Of course, being 100% ethical means not selling nor buying, but since we cannot walk around naked ...! We sometimes can allow ourselves a fashion craving without feeling guilty! So better succumbing to a brand that is both pretty and ethical, right?

Love of fashion + desire to take action + desire to contribute to a better world = our project was launched!

What is your hope for the future of our society?

The current way of consuming is terrible, especially in fashion.

But change is taking place in developed countries: we expect tomorrow’s fashion to be 100% eco-responsible, and since Paris aims at becoming the capital of ethical and eco-responsible fashion by 2025, we want to be drivers of this change.

Tips for starting out as an entrepreneur?

Yes! First, spend time on the feasibility. Do a sourcing job to see if your project is feasible. If you are in fashion, check wether your desired material exists, test samples, make several prototypes, find good suppliers ...

Then surround yourself with a collaborator who shares your enthusiasm or friends who support you. And tell yourself that if it does not work it does not matter. Better remorse than regrets!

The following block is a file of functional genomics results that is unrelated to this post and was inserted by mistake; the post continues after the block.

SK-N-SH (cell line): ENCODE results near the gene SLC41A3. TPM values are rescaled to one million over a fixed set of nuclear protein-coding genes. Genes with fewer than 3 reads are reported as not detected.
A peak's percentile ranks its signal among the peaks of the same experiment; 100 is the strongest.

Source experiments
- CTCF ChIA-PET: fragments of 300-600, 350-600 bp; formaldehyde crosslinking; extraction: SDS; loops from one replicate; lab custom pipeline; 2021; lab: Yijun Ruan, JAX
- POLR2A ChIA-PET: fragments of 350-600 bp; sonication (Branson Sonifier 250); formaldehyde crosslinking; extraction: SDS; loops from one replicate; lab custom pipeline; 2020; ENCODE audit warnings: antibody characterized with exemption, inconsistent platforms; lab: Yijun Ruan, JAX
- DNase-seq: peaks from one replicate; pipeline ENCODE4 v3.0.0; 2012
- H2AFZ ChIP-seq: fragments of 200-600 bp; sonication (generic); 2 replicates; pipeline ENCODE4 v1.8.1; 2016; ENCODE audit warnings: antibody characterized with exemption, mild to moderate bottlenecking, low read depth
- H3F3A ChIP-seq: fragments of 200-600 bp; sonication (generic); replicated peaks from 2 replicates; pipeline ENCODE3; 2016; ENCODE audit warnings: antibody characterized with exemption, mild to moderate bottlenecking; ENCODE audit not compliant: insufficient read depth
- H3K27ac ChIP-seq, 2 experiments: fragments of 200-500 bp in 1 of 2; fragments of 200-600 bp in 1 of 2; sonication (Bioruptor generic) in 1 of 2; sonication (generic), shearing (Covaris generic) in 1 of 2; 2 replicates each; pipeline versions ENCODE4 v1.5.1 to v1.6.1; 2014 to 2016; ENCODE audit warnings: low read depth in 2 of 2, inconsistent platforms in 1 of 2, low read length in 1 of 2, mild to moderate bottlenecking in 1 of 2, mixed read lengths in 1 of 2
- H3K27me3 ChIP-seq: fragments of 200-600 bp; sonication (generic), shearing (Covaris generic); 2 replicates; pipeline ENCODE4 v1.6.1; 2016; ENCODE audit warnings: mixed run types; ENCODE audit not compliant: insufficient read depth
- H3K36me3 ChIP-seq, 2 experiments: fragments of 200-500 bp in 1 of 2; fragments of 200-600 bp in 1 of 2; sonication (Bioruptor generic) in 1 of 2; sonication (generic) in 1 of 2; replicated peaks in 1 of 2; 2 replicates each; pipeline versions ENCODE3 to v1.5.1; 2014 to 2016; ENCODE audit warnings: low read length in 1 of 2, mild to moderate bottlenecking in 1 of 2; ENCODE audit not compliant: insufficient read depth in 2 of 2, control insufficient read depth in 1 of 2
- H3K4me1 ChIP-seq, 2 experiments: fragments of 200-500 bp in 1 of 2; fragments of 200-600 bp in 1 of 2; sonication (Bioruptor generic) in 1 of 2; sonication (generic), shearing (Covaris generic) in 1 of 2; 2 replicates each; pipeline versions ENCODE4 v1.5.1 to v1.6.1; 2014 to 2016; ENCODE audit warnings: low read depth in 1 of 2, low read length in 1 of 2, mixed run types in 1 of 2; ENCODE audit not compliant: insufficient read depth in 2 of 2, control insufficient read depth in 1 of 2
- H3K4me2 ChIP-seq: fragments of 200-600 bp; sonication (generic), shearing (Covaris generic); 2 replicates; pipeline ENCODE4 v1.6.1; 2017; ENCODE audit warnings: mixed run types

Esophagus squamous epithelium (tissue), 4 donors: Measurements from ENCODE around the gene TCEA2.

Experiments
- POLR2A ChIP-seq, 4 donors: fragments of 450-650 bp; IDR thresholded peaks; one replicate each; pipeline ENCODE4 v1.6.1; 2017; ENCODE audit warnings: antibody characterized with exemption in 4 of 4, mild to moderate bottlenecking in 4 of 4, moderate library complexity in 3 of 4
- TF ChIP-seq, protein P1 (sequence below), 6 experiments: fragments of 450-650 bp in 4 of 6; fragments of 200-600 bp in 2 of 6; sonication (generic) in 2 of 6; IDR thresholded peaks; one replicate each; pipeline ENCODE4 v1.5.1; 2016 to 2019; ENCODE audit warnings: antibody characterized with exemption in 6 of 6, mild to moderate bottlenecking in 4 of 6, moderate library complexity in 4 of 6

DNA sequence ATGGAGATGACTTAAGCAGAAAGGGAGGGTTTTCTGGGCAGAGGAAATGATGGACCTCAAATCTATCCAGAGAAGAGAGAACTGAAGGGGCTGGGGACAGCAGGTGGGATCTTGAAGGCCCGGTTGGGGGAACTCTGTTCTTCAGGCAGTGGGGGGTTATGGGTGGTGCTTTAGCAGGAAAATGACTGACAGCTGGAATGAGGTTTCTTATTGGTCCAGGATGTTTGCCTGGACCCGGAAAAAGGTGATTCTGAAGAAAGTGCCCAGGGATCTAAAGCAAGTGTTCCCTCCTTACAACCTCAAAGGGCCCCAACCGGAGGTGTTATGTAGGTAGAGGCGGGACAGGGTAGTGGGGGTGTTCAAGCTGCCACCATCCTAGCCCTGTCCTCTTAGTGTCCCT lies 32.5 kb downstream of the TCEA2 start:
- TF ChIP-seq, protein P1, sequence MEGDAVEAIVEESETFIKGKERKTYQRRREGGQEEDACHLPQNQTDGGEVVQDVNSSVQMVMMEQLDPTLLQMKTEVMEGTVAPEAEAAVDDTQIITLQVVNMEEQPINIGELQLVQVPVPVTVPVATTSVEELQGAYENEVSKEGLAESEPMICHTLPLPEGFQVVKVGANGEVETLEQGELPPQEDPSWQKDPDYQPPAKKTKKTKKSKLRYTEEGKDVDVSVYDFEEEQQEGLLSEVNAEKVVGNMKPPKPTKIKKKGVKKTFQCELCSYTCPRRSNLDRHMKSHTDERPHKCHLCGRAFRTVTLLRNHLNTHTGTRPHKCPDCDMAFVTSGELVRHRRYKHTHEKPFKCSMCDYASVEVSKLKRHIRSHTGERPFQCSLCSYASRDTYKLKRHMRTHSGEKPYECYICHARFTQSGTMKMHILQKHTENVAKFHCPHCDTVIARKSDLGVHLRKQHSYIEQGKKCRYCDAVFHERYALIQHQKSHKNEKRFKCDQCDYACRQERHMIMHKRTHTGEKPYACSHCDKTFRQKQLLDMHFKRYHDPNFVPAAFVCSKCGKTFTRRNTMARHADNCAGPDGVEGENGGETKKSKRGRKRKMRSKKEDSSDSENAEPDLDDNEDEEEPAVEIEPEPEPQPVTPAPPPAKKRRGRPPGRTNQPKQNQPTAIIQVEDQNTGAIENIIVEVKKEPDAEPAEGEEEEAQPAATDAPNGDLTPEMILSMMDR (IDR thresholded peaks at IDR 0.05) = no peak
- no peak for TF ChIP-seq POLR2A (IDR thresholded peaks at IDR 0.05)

Personally, we would have suffered more from not having launched our project than from having done it too soon, say if the market weren’t ready, for example.

Last tip, sleep well, eat well and take time to disconnect (read a book, go to the movies, whichever hobby makes you feel good): And really follow your bliss because it's with passion and kindness that one can achieve great things!

 
41VijDVWrkL.SX500.jpg

Did you know?

Here are some alternatives to leather:

Apple leather

Cereal leather

Mushroom leather

Oak tree leather

Wine leather

Pineapple leaf leather / Piñatex

did you know about apple leather

Le saviez-vous?

Voici quelques alternatives au cuir animal:

Cuir de pomme

Cuir de cereale

Cuir de champignon

Cuir de liège

Cuir de raisin

Cuir de feuilles d’ananas / Piñatex


 

Poétique Paris, ou “Peau éthique Paris” phonétiquement, est une marque de mode qui évoque le rêve, la romance des années 70, la poésie et le charme français intemporel “'à la Gainsbourg”.

Mais c’est avant tout une marque étique, respectueuse des hommes, des animaux et de l’environnement. En réalité, c’est même l’une des première marques de mode alternatives au cuir, et la première de ce genre en France.

Une interview s’imposait donc avec les deux fondatrices rayonnantes, Cattleya et Pauline.

Pourquoi une alternative au cuir?

- Le cuir est évidemment une matière problématique car elle est liée à la souffrance animale. Certaines bêtes sont tuées pour leur peau et le cuir n’est pas uniquement, comme on peut le croire, recyclé des déchets de l’industrie alimentaire. De plus, les tanneries représentent une catastrophe humanitaire et écologique.

Quel a été votre déclic pour vous lancer dans ce projet?